We call for original contributions from a wide range of cross-disciplinary and collaborative domain knowledge related to geographic information science and social computing, such as cognitive science, information science, computer science, linguistics, and social science.

Topics of interest include (but are not limited to) the following:

  • Social media geographic information analytics
  • Social sensing and spatiotemporal data
  • Collecting, processing, interpreting, and visualizing social sensing data
  • Volunteered geographic information (VGI) management
  • Location-based social networks
  • Modeling geo-social interactions
  • Collaborative interactions with geographic information
  • Sentiment analysis approaches for social sensing data
  • Geographic human–computer interaction
Dr. Arianna D'Ulizia
Dr. Patrizia Grifoni
Dr. Fernando Ferri
Guest Editor

Manuscript Submission Information

Manuscripts should be submitted online at www.mdpi.com by registering and logging in to this website. Once you are registered, click here to go to the submission form. Manuscripts can be submitted until the deadline. All papers will be peer-reviewed. Accepted papers will be published continuously in the journal (as soon as accepted) and will be listed together on the special issue website. Research articles, review articles as well as short communications are invited. For planned papers, a title and short abstract (about 100 words) can be sent to the Editorial Office for announcement on this website.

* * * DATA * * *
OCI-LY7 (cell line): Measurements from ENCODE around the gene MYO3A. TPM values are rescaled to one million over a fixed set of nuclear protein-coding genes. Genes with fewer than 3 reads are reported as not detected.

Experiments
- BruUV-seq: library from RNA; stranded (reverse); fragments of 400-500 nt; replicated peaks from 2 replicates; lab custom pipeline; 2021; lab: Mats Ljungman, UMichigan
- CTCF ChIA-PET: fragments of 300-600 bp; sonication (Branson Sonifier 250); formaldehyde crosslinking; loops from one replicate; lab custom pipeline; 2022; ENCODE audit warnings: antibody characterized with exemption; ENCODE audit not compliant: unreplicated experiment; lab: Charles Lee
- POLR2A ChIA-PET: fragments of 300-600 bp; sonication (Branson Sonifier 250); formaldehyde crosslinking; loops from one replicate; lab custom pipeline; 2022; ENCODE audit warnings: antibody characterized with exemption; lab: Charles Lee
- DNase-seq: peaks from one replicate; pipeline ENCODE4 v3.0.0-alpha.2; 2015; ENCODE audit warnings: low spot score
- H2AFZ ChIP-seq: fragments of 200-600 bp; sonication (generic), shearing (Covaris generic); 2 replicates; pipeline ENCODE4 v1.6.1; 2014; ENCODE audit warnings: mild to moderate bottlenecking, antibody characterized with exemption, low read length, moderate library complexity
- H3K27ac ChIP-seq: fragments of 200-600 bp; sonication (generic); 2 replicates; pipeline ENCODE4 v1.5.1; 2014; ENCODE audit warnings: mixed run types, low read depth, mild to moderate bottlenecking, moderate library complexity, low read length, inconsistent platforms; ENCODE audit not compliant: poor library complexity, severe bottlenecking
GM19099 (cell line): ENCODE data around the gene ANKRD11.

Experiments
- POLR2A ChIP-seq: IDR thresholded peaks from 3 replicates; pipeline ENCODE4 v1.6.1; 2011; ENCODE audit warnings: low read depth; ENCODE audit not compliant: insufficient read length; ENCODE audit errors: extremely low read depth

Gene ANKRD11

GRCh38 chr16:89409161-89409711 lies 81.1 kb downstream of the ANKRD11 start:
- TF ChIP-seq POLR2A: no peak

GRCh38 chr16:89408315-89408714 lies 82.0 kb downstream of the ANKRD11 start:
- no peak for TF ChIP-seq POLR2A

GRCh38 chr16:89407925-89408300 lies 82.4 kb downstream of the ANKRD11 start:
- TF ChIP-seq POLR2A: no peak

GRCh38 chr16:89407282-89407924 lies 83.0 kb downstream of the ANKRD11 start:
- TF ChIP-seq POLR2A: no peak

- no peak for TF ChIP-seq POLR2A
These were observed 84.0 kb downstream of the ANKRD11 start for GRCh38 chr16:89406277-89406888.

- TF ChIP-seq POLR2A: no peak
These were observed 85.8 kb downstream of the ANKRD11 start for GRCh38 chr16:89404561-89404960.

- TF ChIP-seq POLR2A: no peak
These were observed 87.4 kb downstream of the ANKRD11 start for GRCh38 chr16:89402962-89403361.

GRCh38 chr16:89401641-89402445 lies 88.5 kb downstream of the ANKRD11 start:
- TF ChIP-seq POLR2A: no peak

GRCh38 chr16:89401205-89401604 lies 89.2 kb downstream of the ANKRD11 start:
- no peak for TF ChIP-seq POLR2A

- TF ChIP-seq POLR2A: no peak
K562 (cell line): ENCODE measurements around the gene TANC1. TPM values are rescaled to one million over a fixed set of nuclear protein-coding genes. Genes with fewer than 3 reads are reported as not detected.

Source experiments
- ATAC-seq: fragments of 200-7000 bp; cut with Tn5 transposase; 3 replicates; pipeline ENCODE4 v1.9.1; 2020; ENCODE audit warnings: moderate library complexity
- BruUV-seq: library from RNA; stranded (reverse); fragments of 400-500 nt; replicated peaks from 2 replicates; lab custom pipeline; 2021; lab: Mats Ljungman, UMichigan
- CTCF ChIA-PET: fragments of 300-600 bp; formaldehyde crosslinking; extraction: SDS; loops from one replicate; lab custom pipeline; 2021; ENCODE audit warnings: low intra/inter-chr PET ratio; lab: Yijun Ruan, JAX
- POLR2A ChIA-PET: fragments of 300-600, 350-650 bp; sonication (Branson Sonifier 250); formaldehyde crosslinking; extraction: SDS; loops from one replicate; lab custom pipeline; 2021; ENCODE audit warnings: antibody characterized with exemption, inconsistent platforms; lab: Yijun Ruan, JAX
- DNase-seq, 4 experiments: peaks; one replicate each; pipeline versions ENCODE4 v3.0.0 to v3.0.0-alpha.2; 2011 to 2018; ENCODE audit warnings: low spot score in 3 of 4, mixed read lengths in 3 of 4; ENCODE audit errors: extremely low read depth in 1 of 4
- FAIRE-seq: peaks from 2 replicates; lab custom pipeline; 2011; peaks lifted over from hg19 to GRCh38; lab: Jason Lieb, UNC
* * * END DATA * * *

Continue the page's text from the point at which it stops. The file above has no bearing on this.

Submitted manuscripts should not have been published previously, nor be under consideration for publication elsewhere (except conference proceedings papers). All manuscripts are thoroughly refereed through a single-blind peer-review process. A guide for authors and other relevant information for submission of manuscripts is available on the Instructions for Authors page. ISPRS International Journal of Geo-Information is an international peer-reviewed open access monthly journal published by MDPI.

Please visit the Instructions for Authors page before submitting a manuscript. The Article Processing Charge (APC) for publication in this open access journal is 1400 CHF (Swiss Francs). Submitted papers should be well formatted and use good English. Authors may use MDPI's English editing service prior to publication or during author revisions.

Published Papers (5 papers)

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Research

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Article
#AllforJan: How Twitter Users in Europe Reacted to the Murder of Ján Kuciak—Revealing Spatiotemporal Patterns through Sentiment Analysis and Topic Modeling
ISPRS Int. J. Geo-Inf. 2021, 10(9), 585; https://0-doi-org.brum.beds.ac.uk/10.3390/ijgi10090585 - 31 Aug 2021
Viewed by 873
Abstract
Social media platforms such as Twitter are considered a new mediator of collective action, in which various forms of civil movements unite around public posts, often using a common hashtag, thereby strengthening the movements. After 26 February 2018, the #AllforJan hashtag spread across [...] Read more.